|Think about Loose Coupling|
This question concerns strings with UTF-8 characters represented by more than one byte, their representation in various formats, including XML, and their storage in a database.
Here is my string:
Note the two instances of RIGHT-POINTING DOUBLE ANGLE QUOTATION MARK (http://www.utf8-chartable.de/). This is Unicode code point U+00BB. Expressed in hexadecimal notation, its UTF-8 encoding is:
So when I examine this string with, say, hexdump -C, I get:
At $job we have a Catalyst- and REST-based web application which accepts user input and stores it in a PostgreSQL database denominated in UTF-8. I can verify that when I input the string above into a text or varchar field, it is correctly stored in the database -- "French" quotes and all.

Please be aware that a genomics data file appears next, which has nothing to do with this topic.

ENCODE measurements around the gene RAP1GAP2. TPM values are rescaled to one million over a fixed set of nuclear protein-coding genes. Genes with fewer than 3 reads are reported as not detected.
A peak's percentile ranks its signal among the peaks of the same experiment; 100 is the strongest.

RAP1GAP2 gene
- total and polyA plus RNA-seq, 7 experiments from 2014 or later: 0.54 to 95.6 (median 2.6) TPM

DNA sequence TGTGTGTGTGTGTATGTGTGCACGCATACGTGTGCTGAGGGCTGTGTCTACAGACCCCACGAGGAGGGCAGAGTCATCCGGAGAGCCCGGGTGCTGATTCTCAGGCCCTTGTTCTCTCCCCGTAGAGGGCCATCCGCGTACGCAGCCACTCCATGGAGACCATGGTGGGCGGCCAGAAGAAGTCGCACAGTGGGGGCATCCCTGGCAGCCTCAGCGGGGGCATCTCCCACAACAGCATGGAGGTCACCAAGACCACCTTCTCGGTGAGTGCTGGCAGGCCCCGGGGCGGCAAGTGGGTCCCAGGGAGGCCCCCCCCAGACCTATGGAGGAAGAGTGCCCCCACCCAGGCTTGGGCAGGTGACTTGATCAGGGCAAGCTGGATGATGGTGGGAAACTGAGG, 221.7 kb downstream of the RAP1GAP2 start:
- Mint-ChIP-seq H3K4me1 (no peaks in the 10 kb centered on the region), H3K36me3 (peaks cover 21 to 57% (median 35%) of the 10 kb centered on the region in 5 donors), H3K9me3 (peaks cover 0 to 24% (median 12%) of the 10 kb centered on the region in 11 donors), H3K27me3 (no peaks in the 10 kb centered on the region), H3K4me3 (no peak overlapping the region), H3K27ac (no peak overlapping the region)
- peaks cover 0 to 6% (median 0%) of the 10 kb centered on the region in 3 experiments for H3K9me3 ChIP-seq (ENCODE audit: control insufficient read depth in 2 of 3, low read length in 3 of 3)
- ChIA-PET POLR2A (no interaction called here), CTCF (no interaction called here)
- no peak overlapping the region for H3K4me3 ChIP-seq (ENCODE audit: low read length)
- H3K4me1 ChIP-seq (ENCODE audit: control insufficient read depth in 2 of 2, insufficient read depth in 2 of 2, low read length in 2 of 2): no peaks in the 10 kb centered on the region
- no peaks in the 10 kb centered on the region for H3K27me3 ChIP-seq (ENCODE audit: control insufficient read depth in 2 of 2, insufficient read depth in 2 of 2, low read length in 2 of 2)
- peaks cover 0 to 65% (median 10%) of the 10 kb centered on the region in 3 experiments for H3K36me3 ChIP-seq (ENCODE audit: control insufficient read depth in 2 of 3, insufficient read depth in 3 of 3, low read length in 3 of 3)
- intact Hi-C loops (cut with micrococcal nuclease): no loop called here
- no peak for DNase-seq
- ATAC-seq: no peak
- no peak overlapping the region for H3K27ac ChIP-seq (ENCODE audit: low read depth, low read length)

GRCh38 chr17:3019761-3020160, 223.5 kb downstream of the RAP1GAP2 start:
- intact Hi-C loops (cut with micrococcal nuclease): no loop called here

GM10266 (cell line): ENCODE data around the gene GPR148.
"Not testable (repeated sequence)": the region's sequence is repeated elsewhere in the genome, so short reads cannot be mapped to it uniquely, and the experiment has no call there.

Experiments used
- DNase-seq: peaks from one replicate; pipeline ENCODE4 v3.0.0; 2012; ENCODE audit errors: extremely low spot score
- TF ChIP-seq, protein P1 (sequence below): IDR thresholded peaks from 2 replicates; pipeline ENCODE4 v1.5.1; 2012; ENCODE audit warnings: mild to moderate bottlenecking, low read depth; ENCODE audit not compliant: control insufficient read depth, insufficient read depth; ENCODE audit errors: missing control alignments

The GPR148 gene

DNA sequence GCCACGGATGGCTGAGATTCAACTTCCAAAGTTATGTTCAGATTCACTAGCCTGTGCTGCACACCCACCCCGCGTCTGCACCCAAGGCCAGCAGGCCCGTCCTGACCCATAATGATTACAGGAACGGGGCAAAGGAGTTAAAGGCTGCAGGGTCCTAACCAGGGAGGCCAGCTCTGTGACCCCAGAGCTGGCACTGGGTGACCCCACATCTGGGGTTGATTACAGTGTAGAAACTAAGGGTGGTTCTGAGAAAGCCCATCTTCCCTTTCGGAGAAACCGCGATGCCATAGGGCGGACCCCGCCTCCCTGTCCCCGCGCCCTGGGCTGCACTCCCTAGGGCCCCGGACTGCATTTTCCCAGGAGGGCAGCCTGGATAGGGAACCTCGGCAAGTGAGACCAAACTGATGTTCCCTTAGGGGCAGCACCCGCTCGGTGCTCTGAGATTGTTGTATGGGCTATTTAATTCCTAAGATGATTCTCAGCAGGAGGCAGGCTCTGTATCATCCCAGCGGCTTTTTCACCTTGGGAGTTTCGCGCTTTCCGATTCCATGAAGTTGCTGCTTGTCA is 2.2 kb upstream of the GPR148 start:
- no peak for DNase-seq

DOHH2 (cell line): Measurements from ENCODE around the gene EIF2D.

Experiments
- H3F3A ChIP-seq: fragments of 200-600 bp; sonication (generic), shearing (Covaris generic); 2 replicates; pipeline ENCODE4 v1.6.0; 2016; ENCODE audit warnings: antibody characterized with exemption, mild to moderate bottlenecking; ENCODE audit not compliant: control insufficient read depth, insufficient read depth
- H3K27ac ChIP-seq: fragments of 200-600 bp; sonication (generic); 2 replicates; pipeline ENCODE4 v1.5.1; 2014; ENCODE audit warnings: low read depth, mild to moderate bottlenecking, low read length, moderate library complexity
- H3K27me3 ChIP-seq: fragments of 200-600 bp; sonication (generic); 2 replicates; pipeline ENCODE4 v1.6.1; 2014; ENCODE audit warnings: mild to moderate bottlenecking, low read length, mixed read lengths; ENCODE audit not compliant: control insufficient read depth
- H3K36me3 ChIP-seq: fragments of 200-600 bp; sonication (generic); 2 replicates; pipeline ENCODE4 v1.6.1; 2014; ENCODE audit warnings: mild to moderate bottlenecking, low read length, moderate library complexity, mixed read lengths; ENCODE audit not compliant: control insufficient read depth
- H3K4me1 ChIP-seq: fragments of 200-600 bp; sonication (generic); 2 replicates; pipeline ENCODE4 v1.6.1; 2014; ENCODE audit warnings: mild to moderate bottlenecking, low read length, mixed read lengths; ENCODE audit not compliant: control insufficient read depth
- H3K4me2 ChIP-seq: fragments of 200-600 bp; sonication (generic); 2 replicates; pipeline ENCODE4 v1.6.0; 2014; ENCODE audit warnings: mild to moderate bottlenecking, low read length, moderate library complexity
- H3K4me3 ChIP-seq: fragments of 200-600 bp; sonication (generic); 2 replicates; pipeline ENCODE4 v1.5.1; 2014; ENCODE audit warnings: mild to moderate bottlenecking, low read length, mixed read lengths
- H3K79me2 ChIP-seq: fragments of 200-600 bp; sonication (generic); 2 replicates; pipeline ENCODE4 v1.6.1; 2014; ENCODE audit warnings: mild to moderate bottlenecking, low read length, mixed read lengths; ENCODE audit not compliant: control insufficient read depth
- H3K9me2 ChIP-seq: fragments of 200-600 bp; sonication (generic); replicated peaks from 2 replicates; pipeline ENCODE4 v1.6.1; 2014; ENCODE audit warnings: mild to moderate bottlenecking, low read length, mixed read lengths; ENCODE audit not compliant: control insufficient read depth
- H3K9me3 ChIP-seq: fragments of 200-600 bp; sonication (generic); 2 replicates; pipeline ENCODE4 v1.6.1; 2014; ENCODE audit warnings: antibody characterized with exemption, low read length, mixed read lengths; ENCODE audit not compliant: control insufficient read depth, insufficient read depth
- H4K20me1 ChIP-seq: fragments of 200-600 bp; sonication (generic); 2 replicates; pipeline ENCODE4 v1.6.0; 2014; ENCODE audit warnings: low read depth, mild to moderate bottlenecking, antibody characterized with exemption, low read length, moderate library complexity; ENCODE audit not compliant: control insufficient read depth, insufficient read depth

In addition, in our Perl codebase we have a test suite in which we set up temporary PostgreSQL databases, make POST calls to that database and then make GET calls to confirm that data has been correctly stored. The data is reported in XML format, so we use Test::XPath to walk the XML to get to the node whose content we wish to validate.
This test PASSes.
However, should I then use Test::More::diag() to dump the XML content directly:
... I get:
In the XML, a LATIN CAPITAL LETTER A WITH CIRCUMFLEX (Unicode code point U+00C2; UTF-8 hexadecimal 'c3 82') is being inserted before the RIGHT-POINTING DOUBLE ANGLE QUOTATION MARK.
Can anyone explain why this is happening?
Note to self: This link may be helpful: http://www.psteiner.com/2010/09/how-to-fix-weird-characters-in-xml.html